Bishop & Sewell

You might think that the freedom of a person to dispose of his or her assets by Will is, or ought to be, sacrosanct. In England and Wales, as opposed to many European jurisdictions and jurisdictions further afar, this is largely the case.

The Inheritance Act 1975

That freedom exists in England and Wales, save that certain parties (primarily the spouse) but also children and those who have been maintained by the deceased (see below) may apply to the Court under the Inheritance (Provision for Family and Dependants) Act 1975 (“the 1975 Act”) to be awarded a part of the deceased’s estate in the absence of their having been so provided under his/her Will. Essentially, under the 1975 Act, the Court may award a spouse (or someone in similar circumstances) an amount which it considers to be reasonable provision for their maintenance or otherwise and in respect of other qualifying applicants (see below) the Court may make an award in their favour so far as is necessary with regard to reasonable provision for their maintenance alone. As appears from the judgment that follows, the Court finds the determination of ‘maintenance’ and ‘reasonable provision’ for such ‘maintenance’ to be difficult to determine and there are conflicting views.

Inheritance Act

Ilott v The Blue Cross & Others

In Ilott v The Blue Cross & Others [2017] UKSC 17, the application of the 1975 Act came before the Supreme Court, the highest Court in England and Wales, for the first time. The claim was brought by the daughter of the deceased Mrs Jackson, namely Mrs Ilott, who had been estranged from her mother for 26 years. Her mother had determined as early as 1984 that she was not going to leave anything to her daughter who had chosen her own way of life.

The daughter, Mrs Ilott, lived in straightened financial circumstances. She applied under the 1975 Act for reasonable financial provision to be provided for her out of her mother’s estate, notwithstanding that her mother had made it clear since 1984 that she was not to receive anything and that her mother was to leave her estate to charities. A District Judge determined that Mrs Ilott should receive £50,000 as a reasonable provision for her maintenance. The Court of Appeal increased that award to £143,000, with an option to receive a further £20,000 in one or more instalments.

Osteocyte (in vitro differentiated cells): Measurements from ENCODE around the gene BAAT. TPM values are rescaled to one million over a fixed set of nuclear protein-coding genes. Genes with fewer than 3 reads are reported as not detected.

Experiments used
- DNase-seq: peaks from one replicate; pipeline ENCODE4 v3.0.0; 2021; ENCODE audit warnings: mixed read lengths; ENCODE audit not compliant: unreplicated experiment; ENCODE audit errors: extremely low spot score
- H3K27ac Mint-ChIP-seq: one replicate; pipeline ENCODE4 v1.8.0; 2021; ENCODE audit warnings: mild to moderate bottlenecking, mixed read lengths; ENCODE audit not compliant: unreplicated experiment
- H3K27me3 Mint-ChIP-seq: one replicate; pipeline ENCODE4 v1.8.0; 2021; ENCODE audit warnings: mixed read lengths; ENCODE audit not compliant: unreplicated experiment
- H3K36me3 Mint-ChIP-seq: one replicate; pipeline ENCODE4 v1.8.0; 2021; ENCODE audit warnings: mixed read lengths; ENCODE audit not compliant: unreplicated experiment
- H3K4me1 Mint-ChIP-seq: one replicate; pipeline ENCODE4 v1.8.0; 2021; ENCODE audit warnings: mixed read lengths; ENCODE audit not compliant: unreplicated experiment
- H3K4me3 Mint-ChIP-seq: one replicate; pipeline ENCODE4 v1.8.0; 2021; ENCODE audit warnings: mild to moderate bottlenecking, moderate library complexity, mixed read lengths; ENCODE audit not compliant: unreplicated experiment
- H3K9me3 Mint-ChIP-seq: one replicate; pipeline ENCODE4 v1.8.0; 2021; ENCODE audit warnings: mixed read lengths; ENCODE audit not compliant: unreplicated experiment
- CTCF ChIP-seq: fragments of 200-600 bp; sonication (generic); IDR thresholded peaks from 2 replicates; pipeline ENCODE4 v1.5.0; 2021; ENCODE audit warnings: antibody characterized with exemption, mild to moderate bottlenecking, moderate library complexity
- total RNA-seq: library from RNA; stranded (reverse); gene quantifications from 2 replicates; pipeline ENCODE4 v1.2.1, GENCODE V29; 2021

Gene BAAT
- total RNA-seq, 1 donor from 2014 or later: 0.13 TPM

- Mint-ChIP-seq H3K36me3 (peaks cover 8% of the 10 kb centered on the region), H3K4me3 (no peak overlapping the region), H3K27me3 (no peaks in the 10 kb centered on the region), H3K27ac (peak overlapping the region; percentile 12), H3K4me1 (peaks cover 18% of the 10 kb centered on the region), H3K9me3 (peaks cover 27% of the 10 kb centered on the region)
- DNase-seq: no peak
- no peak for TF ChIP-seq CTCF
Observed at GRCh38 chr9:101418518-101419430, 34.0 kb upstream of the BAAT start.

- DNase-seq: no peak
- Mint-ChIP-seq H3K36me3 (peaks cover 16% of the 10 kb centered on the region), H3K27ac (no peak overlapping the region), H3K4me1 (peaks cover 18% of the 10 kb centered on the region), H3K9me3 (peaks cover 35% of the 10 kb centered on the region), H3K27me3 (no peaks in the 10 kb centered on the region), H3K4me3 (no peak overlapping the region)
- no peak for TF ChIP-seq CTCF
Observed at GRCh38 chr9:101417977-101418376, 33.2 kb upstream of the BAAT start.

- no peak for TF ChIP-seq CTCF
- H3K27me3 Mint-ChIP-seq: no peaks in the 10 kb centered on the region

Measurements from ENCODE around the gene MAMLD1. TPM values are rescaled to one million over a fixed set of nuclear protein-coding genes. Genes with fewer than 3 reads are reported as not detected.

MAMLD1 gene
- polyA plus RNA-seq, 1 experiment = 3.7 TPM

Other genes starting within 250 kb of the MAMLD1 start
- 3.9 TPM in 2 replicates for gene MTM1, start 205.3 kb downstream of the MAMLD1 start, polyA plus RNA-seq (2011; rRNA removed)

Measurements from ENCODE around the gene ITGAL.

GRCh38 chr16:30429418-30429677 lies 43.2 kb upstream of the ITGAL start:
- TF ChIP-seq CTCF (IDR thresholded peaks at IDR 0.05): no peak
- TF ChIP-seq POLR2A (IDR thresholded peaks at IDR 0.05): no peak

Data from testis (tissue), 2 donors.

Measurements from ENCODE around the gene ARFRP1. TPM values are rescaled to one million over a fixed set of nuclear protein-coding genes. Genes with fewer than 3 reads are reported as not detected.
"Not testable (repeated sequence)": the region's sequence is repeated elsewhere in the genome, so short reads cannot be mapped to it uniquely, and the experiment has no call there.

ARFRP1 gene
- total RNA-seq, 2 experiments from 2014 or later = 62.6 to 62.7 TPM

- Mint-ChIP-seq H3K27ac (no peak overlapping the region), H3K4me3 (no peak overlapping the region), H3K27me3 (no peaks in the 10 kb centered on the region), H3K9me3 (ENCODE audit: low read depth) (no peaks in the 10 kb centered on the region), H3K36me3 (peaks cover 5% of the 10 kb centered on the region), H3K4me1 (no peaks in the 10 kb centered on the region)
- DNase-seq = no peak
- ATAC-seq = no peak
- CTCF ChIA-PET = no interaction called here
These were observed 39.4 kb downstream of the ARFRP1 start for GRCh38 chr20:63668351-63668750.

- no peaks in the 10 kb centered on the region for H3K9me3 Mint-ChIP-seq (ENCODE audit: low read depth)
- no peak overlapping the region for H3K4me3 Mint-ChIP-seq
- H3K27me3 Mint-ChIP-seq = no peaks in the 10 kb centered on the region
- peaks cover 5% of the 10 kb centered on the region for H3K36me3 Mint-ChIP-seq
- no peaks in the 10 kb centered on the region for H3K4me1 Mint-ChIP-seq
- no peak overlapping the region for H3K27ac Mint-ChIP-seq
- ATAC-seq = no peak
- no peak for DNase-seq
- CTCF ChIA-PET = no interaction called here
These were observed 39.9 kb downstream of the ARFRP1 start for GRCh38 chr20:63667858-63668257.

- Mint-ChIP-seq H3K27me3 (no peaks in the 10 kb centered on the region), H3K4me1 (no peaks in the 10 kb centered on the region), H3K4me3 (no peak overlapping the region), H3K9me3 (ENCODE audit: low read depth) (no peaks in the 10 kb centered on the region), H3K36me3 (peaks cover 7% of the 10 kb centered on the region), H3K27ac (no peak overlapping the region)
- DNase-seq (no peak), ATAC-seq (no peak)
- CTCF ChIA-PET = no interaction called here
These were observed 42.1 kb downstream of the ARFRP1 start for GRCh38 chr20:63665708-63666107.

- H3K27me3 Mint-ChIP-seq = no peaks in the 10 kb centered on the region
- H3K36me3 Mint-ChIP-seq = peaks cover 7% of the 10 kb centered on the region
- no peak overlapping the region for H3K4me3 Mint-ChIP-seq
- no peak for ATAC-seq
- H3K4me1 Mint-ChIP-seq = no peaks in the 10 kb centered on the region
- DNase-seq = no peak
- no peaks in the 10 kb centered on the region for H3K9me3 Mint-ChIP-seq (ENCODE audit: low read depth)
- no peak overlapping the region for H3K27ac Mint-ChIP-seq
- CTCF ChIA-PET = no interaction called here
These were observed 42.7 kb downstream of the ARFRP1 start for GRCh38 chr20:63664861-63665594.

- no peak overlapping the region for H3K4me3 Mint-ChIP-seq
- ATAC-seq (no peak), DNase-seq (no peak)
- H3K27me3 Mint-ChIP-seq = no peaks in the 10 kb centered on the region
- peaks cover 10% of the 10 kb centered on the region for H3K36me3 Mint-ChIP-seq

The Supreme Court

The Supreme Court unanimously overturned the Court of Appeal’s Judgment. They said that the Court of Appeal had been wrong in determining that the District Judge had erred in law. There is no objective standard of reasonable provision for maintenance – the parties’ behaviour and other considerations set out in the 1975 Act needed to be weighed in the balance; maintenance implies provision to meet everyday expenses of living and nothing more; the testator’s wishes in making the Will are relevant. Yet, the Supreme Court was left with no option other than to allow the District Judge’s award to stand (i.e. £50,000 to Mrs Jackson) because they could not interfere with a judgment decided upon evidence which was clearly within his discretion.

In the Supreme Court Lady Hale criticised the 1975 Act and we concur with her criticisms. Lady Hale said that there was no guidance as to how the Court should approach an application by an adult child for reasonable provision for his/her maintenance. One wonders why a person estranged from her mother for twenty six years might be able to benefit from her estate solely on the basis that she was a daughter, when her mother had made clear for over twenty years that she was not going to benefit.

The 1975 Act permits claims to be brought against the estate of a deceased by: a spouse or civil partner; a former spouse or civil partner; a child of the deceased; a person treated as the child of the deceased; or a person ‘maintained’ by the deceased.

As mentioned above, a spouse or former spouse is entitled to reasonable financial provision whether for their maintenance or otherwise. The other potential applicants are entitled to reasonable financial provision for their maintenance, as determined by the Court.

Our advice is that if you consider that there may be a risk that someone may apply under the 1975 Act in relation to your Will on the basis that they have not been reasonably provided for, you must explain the circumstances and set out the history of the relationship before executing your Will or perhaps even divest of part of your estate in advance.

Author: Will Twidale

If you would like to find out more about the issues raised in this article, please contact either our Private Client or Dispute Resolution team on 020 7631 4141.

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